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bsmm. u- sm f So

be to at ft Vmb be bM~
&*Smwft :m b, in i ay
uI% he lbs- h 1 o O

pt"A woren omm I mmls~


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miah,-- osbis. M. waS-mno

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soI


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rwher he D~M-- Uhis pqnlnfor

sDiarhoea, Cbo~uako Mbua? bMoroi mumm.


I., (Lardwin& TomduIs a, kuenalName)

knowR by ,iatfwMrt P--m-aaems heFlorida


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LARIHARIA TENUFOLUA


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Bnu3-Dvw4Laaui6 F. A. M.


DOSZ-Tesupoonful to 7TblepoonfuL, repeae
oval boor tm lreIevd TW ofn~n oldarhe


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3m. WIm M. RHloway, Supom*-
S teadit of Pa lastruetion, is regard-
od smoof th met elldestof the
State e sm In losemly looking aftw
tho dmeaaMl interest of Florid he
is ieame b see thm following reesm.
modastioes em ited lito laws. They
Wer passed at the M Owet State Tecb.-
e Amedo tli b wab a Mt is Lke City:



a ipelal tax for the Mout and main-
teimas of the Rua e ieor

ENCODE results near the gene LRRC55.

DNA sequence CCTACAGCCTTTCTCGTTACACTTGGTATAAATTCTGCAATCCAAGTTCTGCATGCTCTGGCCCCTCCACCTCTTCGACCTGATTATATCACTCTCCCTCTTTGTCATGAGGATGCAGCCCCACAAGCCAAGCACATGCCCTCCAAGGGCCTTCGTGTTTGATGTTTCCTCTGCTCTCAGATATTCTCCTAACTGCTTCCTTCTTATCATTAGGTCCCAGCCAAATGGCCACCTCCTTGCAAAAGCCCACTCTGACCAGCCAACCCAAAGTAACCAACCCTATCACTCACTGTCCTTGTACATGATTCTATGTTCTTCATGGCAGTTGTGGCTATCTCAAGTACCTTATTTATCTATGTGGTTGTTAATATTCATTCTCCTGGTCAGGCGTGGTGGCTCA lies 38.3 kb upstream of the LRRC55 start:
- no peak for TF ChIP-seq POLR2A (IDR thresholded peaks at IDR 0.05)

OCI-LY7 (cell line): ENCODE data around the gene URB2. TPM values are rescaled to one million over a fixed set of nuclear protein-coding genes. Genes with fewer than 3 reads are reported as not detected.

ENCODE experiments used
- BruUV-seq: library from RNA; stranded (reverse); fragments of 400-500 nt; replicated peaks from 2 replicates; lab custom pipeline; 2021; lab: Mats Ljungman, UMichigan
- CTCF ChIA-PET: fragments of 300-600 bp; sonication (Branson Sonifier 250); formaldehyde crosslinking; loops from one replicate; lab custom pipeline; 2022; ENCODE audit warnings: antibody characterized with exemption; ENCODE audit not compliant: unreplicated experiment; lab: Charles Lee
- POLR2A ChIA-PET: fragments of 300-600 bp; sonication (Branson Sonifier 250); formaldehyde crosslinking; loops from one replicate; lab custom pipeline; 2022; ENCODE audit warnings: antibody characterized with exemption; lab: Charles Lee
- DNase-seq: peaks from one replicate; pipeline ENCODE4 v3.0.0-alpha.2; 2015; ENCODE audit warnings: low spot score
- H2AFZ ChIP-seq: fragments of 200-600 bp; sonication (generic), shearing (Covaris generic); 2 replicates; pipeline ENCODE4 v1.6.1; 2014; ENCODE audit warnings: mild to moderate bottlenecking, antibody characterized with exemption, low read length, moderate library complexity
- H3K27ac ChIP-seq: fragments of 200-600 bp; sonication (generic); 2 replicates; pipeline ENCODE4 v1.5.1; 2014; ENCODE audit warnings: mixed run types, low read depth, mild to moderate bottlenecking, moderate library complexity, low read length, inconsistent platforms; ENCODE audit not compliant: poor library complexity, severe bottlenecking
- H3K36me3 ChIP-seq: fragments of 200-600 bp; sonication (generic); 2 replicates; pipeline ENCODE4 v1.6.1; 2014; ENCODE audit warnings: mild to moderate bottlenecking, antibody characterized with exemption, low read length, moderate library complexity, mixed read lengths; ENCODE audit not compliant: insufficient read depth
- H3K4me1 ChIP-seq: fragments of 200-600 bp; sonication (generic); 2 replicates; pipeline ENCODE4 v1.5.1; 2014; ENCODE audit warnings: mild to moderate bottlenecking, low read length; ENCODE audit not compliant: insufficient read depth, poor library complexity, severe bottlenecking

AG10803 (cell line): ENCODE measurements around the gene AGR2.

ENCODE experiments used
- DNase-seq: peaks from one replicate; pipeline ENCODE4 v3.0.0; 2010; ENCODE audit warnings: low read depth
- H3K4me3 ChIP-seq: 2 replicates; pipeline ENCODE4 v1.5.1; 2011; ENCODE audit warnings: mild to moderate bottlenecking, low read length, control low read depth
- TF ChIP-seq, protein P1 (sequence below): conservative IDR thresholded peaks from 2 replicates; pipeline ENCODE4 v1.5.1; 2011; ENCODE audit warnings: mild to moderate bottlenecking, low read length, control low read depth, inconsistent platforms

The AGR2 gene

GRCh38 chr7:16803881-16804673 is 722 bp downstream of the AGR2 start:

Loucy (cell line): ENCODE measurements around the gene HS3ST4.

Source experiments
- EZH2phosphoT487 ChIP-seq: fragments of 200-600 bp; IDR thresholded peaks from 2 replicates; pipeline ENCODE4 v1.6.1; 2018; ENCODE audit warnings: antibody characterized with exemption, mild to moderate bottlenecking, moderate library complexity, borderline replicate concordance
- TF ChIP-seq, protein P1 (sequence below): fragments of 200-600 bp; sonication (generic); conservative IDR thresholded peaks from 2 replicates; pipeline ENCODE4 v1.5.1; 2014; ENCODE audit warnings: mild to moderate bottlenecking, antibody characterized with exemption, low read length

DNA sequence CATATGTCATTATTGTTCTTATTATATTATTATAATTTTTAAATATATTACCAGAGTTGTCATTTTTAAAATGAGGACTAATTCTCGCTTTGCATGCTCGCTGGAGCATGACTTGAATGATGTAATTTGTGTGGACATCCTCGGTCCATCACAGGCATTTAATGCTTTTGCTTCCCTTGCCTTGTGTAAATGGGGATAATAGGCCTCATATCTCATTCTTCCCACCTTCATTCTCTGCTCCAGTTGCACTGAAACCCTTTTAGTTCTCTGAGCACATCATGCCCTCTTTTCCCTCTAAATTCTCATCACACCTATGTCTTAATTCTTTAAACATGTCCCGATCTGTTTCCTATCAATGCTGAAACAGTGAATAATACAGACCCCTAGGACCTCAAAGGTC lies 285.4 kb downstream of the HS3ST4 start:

Sthe mltinatai for
ad D b soIad Coldla
Mw *Sl'T beam I to Cmon.
me sea Stodyt of tho Uso.,
SteDav r BDil, saad


Whereas Sub oletanso by th
Fedm roermernma att this time whi
tw varou edertiopun force eof th
State are making oeh oumeet eiffrt
tv better tie r ltural eondltilM
would result i s fttbstoee t
whole State, therefore. be it
Resolved. Pirst:-That the Conty
Suppritewtndet and High School Pria-
elp s. a omvattion ambled, do
heWreby *eet our Seuat.O and
Ropllm"Tiiv to re the RMfo of
t-Davis bill or similar o06.
A btlleto bo etltd sasat t smemd
SepitieM of thefenral stoate f

A iltobe entitled an set to amend
BSatoes 1, of Cbhapter w ? of the r
A stattest of th Bateo of PloriaM, R
tio to the establishment of kiadergae
torM Twoe are omeo buildag
dfseam ptpoM in theBs
t ame nwot with adequate .an
---6M- b m .
t oeard, Bf the County opor
teaeat sod High Sebreol Pr palS,
thatM we quest lMogislatur to ro-


-. mm mwm i
mPM t thde mwran==
1llb fh ete
A -- a !Cf
to fgedae


As ad ms i W mdd oi
at-- ^*-f f A.- -.PP
etbthoo. mof terpMoee
t se iatle, sad that thedo be used
Alot fort'llof the dose8 oft
Phls Istruvtie of he fetmI.eom-.


WiobWeetm-edaai
bystyatmt by tho I
BM Ine wi. lomate
do Sauto ashoel,
kme to cenatios
m ode of caeaftlI


- T bUI, on seemoat of ireoat
e ingth, is omitted from th eroeFe-dg
of the omvmeation as hereo pibm-hed.
A Wb to be titled a Mt w amead
Settle. U6. 38, af el guerl
state of the tate of l m t
to Me eertlfleaton of teashoe, th
ra wd e -rfea-.._____ earti
etee Maarst grade
oi lnt fndo =
AJlle be ntotledmd aut*muMd
Beolliml of the Jaem" stah"e of
th0o to rf r roelatiag to iWe
rnSrod ThaT t this oavwtioa em-
dUoes emtly uniformity of text books.
Tlted That this oovet b-
eW it Florida shbld have tho
toz ttext-book as well as to bet
Rolved, That a o- of these roe
btiem be -eat to the ooraor d to
*A member of the legislature.
w ^^^w^^ ^ ^^^ ^^^ ^-^
Pa LI-s of ar -d Samner
temw a t oMd by Cltteadam
A C0.


jJ


W-m


Iiy" Maw, M-am ow



dw *e.wobm t iet b


mom 14"bwot afta g


"doo thnet -e.1 m A 1how
a"bus& a tbm Mbv a -1111
tou' mimo by, a io ad o ai-
bbieeMWosMewhib wpeam banS